August is when tens of thousands of Fort Worth’s adults enroll in courses at two- and four-year colleges, as well as folks who are simply picking up a class or two or attending night school. TCU has around 10,500 students; UTA 39,500; and TCC a hefty 57,000 spread out across five campuses. Each student body is served by a faculty whose members have all graduated high school, attained a four-year degree, then put themselves through grad school for anywhere between three and eight years. TCU has around 900 professors, offering a student-to-teacher ratio of 13:1. UTA’s ratio of 25:1, with 1,364 faculty, is well above the national average of 15:1 and ranks as “one of the worst in the U.S.,” per College Factual, the authority on college statistics. Try as I might, I could not find identical data sets for TCC, but I can confirm from its website that the college employs 1,970 faculty for a student/teacher ratio of 27:1. Tuition fees at TCU, based on 12 to 18 hours enrollment for the coming school year, are $46,860. UTA will ask for $9,208 in-state and $19,104 out-of-state, and TCC students typically pay according to their residential status with fees for 12-hours of enrollment coming out between $1,400 for local residents and up to $6,120 for “non-resident aliens,” which is the federally recognized term for fellow human beings who reside legally within the United States but do not yet have a green card.
On its face, the data clearly indicate a correlation between student/teacher ratio and dollars paid for one’s education: the lower the ratio, the higher the cost, because, logically, smaller class sizes should indicate greater attention from faculty both in the classroom and during “office hours.” As with all statistics, the full story is more layered than it may at first appear. The hidden devil lurking in this set of details is the use of adjunct faculty, those equally qualified teachers hired on a per-class basis. Typically, pay is per class, ranging between $1,800 and $3,500, and one can teach a maximum of three classes per semester, which brings the annual salary for an adjunct to between $10,800 and $21,000. These doughty, underpaid educators work from one semester to the next while loosely contracted for only the immediate 16 weeks and without sick pay, holiday pay, healthcare, or any other of the benefits afforded to full-time faculty. Adjuncts teach the same level of classes as faculty. TCU has 268 part-time faculty, which one can infer represents adjuncts, making up 29.5 percent of the total teaching staff. UTA has 402 part-timers, making up 29.5 percent of its teachers, while TCC has 1,300 adjuncts for a perhaps surprising 66 percent of total teachers. So, at our local four-year schools, you have a 3-in-10 chance of being taught by an adjunct, while at TCC, the odds are 2 in 3.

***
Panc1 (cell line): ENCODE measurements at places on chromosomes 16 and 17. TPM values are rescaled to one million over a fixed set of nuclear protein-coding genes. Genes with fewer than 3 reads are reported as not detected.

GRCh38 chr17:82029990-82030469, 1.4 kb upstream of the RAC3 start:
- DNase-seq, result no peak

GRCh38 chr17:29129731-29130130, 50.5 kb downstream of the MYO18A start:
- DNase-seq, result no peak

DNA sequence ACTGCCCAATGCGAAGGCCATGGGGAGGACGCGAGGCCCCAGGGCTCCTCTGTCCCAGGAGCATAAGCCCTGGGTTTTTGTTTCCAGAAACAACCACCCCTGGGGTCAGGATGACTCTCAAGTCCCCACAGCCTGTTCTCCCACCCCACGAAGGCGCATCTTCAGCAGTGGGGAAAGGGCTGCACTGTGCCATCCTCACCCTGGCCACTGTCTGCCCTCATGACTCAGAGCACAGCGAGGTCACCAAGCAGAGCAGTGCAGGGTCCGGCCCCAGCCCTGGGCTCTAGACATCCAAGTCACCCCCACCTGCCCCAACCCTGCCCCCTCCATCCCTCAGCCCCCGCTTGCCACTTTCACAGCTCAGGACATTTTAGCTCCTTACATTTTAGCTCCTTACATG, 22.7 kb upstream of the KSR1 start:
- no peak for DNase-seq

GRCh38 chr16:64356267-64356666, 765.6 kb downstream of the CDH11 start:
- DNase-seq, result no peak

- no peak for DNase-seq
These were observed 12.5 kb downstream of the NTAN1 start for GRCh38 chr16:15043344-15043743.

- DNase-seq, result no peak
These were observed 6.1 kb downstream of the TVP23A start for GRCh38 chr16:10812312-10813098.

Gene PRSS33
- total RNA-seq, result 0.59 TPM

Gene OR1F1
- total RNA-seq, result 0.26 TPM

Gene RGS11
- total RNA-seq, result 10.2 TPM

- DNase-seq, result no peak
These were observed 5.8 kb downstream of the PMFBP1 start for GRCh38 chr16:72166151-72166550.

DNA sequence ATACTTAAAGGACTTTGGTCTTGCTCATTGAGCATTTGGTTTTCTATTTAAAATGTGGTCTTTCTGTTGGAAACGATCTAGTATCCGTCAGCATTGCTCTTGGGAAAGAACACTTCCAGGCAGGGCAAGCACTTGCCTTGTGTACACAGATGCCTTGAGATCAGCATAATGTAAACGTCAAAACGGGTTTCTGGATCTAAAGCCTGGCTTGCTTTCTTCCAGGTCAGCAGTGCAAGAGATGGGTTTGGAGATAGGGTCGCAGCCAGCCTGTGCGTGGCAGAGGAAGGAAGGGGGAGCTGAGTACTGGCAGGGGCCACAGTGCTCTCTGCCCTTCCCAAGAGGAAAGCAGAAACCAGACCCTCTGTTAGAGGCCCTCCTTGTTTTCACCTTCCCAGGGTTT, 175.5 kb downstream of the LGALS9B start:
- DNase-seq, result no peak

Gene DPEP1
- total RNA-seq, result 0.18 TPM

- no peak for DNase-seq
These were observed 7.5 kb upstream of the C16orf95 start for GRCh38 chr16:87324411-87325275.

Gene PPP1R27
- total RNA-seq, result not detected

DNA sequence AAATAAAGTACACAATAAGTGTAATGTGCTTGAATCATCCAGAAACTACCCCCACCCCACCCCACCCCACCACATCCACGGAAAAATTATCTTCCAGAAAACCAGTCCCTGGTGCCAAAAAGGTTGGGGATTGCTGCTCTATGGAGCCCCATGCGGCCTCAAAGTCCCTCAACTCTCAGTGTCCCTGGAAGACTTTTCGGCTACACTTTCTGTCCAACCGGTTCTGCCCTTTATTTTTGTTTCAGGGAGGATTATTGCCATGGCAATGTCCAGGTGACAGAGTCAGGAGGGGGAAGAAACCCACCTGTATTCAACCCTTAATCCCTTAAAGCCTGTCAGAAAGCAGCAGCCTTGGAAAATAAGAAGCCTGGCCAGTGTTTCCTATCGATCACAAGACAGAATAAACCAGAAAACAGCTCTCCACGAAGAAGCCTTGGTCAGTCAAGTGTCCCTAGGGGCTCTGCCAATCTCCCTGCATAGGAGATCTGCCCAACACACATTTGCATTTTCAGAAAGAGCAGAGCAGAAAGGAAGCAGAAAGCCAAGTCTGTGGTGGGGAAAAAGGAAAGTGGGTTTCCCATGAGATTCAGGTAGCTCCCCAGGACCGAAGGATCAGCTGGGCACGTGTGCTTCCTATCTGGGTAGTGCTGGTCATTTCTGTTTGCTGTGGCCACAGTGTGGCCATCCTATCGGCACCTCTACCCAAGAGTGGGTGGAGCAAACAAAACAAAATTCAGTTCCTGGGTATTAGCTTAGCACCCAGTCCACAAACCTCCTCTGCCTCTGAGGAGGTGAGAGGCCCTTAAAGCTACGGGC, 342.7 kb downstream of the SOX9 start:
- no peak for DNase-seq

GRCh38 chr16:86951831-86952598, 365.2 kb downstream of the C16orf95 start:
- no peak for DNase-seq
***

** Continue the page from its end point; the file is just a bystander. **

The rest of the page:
Does this affect the quality of education? The internet and social media are awash with horror stories and woe betide articles of adjunct-related doom –– long hours, even longer drives to work and back, and wages below minimum, all of which do not bode well for adjuncts’ motivation.
It would be encouraging to be able to counter the statistical shit storm with tales of adjuncts being led to full-time faculty positions, but I can’t do that. I would like to soothe the reader with tales of educators inspired by students so engaged that all the long hours of teaching, driving, working multiple jobs, and having no benefits package become worthwhile. I did not hear of any such revelatory moments. Long drives from county to county came out as a repeated pain in the collective adjunct ass, given that as an adjunct in the state of Texas, you are allowed to work only nine hours per semester, per county. This limits an adjunct to two to three lecture classes per county or one studio and one lecture class per county. If an adjunct needs to earn more than the $21,000 per annum maximum in Tarrant County, then he needs to saddle up his pony, because he will be driving outside its 902 square miles to Parker County for Weatherford College or Dallas County for the geographical myriad of DCC campuses.
One person I spoke to who has advanced to a full-time job in their area of study but outside teaching used to work “roughly seven jobs a semester to make a living wage.” They were teaching four fine arts studio classes while working as a gallery assistant, a personal assistant, and a studio assistant. As the indefatigable former adjunct pithily remarked, this does not include “the research time and effort I was putting toward my art practice, necessary in order to get a full-time teaching job.” This seems to me to be the cruelest part of the adjuncts’ lot, that there is always the dangling carrot of full-time faculty put in front of them. Others I spoke with complained of the job insecurity, not knowing from one semester to the next whether classes would be offered. Another persistent complaint is the lack of roots, since there is no permanent base from which to operate, no office to meet with students or grade papers. Petty irritations that tested the patients of many include having to wait weeks to be given keys to classrooms and parking permits. Finally, let us not forget the class prep and grading of assignments done at home, often in the wee hours between jobs. Yes, many I spoke with love teaching, and their eyes glinted in retelling stories of memorable students and classroom moments of clarity. Universally, however, the carrot did not sufficiently mitigate the sticks. This apparent grinding down of the energies and spirits of nearly 46 percent of local college teachers surely has a negative effect on the outcomes of the 100,000-plus students enrolled every year, and for this life-long learner, that is a travesty of education.